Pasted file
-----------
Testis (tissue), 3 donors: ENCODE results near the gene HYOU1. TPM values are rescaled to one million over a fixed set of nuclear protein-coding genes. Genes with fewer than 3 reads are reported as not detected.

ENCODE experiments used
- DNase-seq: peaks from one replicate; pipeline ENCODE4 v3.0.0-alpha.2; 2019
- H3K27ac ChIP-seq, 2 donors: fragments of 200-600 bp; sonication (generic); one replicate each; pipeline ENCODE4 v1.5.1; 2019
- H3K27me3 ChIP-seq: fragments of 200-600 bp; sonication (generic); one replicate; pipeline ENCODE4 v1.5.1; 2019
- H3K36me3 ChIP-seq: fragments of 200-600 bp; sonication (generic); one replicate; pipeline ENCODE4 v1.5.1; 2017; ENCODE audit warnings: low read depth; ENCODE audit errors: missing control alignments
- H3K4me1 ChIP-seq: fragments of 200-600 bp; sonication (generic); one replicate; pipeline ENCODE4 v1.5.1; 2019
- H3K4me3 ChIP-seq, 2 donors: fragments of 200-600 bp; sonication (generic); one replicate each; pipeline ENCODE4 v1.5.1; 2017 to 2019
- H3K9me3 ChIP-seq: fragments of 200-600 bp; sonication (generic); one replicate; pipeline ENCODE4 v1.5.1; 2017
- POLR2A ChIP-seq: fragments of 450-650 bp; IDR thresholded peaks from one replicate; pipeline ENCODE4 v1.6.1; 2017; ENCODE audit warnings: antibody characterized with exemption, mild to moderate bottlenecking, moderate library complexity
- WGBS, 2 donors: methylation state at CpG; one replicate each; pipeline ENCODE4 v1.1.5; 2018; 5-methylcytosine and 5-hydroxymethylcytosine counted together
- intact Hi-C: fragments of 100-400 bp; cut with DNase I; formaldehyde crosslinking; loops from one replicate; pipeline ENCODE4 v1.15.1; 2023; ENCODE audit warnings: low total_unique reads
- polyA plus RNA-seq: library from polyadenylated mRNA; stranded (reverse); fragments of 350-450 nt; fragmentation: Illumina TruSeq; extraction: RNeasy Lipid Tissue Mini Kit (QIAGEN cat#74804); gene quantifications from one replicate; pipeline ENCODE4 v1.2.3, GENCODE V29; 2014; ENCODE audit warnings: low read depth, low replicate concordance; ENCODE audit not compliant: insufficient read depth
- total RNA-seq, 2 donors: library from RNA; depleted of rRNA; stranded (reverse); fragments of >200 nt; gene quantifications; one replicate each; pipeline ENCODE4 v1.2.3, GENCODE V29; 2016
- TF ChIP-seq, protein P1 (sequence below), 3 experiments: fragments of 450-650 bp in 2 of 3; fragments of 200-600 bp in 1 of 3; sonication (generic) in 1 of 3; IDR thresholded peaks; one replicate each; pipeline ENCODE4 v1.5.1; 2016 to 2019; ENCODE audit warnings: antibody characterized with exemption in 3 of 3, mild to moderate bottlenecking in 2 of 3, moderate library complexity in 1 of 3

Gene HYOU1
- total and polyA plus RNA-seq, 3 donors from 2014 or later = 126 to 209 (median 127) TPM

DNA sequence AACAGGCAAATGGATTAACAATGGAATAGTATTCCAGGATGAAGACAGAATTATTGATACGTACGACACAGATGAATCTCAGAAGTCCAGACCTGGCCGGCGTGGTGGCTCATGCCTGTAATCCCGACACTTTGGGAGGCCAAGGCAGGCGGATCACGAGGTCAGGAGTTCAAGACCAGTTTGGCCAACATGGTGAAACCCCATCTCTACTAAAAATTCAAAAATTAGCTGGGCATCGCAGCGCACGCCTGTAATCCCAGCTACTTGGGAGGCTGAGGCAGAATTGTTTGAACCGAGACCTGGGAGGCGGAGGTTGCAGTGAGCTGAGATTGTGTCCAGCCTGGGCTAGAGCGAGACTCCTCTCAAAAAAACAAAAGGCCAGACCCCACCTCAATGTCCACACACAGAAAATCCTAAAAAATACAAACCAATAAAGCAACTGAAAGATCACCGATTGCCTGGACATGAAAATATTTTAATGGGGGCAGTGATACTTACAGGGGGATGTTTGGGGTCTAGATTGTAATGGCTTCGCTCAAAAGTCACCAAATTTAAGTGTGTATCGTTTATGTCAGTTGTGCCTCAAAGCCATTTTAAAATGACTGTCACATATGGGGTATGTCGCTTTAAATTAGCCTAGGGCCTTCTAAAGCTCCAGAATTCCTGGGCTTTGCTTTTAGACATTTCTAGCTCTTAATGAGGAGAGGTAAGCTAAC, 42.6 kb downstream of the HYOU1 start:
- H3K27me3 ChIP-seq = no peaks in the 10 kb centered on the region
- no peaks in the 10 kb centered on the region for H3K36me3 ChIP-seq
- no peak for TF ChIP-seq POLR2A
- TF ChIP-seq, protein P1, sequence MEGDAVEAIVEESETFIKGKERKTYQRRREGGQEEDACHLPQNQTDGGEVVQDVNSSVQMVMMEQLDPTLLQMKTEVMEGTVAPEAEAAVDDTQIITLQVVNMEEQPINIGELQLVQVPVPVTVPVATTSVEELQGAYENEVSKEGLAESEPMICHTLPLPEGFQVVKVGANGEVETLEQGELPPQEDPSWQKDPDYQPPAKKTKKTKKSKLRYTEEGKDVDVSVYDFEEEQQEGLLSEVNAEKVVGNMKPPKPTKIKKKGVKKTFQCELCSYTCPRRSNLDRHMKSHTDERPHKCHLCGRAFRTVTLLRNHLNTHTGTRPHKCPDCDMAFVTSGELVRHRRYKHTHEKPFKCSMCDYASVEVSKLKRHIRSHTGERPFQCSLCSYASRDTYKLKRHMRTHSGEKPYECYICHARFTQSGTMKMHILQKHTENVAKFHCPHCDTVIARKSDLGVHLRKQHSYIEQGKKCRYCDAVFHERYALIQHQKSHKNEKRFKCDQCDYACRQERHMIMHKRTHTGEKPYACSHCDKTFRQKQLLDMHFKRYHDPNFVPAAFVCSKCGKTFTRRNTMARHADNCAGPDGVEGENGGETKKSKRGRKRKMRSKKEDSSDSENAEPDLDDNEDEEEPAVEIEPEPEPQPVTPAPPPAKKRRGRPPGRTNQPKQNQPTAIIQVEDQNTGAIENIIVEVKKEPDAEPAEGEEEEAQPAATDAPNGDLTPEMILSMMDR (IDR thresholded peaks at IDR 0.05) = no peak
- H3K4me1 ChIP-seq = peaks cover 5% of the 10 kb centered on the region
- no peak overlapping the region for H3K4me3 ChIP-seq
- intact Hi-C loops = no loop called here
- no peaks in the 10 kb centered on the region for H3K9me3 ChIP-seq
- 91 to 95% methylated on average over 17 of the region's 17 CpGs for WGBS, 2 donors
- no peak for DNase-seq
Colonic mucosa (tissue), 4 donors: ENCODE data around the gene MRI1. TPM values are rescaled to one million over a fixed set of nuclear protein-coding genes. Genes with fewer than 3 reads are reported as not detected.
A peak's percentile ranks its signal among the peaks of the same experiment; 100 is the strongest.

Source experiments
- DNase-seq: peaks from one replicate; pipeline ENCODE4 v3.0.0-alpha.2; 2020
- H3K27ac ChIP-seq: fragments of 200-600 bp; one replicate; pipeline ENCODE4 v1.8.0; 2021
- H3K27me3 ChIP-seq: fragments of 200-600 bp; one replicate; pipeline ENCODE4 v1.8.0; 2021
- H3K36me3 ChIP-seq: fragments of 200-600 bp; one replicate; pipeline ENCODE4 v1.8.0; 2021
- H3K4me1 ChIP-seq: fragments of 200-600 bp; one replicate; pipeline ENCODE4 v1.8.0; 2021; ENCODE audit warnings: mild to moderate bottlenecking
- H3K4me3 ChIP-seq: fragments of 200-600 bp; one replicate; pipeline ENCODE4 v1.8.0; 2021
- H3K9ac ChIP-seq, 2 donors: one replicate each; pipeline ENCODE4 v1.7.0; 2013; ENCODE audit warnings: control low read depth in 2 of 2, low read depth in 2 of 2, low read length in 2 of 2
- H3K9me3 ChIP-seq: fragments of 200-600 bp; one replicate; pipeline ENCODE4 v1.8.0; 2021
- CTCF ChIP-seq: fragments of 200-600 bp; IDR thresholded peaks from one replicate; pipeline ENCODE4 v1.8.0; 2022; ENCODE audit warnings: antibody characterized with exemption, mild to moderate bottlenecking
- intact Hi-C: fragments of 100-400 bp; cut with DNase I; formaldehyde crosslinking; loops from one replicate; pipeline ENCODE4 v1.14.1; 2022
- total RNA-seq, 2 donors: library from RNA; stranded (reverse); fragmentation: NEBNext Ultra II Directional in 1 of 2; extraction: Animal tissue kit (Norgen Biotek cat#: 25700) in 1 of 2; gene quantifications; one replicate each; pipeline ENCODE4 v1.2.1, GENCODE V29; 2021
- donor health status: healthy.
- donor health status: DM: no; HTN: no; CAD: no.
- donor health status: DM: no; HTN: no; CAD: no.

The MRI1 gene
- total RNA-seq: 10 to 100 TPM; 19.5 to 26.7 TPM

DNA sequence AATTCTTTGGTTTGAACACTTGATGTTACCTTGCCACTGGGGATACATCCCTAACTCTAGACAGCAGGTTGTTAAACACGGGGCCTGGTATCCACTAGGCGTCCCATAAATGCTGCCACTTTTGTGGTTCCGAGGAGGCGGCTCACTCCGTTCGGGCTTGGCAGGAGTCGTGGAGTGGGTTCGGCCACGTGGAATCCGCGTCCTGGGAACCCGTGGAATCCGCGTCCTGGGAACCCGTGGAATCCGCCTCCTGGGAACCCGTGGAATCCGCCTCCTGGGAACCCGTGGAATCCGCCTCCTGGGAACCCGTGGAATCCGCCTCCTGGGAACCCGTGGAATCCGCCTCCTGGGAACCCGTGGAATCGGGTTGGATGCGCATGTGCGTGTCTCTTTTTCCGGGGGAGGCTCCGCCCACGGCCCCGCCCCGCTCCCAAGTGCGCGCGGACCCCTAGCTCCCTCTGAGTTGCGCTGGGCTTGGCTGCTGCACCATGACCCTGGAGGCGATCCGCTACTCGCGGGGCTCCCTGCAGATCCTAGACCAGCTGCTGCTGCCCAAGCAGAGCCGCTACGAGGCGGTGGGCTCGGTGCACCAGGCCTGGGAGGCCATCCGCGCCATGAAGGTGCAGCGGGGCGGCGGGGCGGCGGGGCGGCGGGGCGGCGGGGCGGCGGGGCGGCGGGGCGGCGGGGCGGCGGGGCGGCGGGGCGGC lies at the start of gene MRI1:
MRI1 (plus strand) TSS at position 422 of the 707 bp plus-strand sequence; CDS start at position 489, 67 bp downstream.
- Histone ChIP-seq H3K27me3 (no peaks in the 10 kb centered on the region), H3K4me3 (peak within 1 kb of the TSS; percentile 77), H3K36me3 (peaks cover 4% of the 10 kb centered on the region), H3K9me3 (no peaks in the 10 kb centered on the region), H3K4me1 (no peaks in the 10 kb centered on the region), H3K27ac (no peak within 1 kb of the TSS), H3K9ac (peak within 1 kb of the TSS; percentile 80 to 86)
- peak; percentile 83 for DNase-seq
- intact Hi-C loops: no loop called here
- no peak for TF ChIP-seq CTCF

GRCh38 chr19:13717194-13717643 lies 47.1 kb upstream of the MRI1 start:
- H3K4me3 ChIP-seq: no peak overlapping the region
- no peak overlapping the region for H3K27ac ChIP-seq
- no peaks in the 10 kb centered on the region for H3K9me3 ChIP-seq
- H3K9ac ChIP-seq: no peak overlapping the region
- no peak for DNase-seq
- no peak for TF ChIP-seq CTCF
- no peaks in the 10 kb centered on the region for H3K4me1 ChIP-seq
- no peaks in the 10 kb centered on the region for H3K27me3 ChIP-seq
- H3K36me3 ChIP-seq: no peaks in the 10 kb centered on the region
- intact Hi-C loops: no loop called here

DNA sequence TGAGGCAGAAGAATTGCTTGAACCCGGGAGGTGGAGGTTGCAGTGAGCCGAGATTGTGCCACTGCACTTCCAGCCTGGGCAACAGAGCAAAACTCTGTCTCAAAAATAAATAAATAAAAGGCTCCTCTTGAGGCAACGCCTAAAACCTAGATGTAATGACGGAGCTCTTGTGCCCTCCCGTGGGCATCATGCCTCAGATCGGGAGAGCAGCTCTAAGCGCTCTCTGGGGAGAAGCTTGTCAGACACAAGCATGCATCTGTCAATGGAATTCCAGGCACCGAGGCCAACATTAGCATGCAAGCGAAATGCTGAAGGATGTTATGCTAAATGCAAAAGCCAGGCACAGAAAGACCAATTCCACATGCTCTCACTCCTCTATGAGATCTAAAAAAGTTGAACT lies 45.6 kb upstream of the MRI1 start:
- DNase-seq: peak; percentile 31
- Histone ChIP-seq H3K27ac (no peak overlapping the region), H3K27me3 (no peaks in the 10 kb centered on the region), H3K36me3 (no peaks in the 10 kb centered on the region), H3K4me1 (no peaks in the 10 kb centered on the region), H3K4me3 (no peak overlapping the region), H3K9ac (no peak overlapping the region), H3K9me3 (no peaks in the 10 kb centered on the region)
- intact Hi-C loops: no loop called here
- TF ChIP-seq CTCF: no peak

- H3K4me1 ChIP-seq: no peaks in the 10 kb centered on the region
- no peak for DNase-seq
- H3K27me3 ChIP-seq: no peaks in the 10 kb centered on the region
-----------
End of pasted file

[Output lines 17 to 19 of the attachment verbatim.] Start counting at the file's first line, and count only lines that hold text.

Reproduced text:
- total and polyA plus RNA-seq, 3 donors from 2014 or later = 126 to 209 (median 127) TPM

DNA sequence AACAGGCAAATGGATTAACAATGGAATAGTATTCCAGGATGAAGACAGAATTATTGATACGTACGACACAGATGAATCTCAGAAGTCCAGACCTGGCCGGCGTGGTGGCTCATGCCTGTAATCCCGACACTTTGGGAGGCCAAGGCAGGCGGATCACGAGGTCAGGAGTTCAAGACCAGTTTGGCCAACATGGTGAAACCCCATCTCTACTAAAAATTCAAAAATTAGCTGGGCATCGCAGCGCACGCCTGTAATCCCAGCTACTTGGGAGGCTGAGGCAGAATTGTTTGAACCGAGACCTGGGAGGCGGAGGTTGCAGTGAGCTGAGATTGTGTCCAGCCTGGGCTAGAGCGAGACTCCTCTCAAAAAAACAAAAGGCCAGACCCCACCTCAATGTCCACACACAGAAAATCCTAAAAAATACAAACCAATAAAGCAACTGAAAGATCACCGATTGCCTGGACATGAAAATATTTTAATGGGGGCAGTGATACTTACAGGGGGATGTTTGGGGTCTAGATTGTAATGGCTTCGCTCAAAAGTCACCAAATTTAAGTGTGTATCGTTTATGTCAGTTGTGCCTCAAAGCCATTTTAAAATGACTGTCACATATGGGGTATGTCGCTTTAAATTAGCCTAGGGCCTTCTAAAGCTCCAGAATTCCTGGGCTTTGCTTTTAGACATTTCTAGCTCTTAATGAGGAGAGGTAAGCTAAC, 42.6 kb downstream of the HYOU1 start:
- H3K27me3 ChIP-seq = no peaks in the 10 kb centered on the region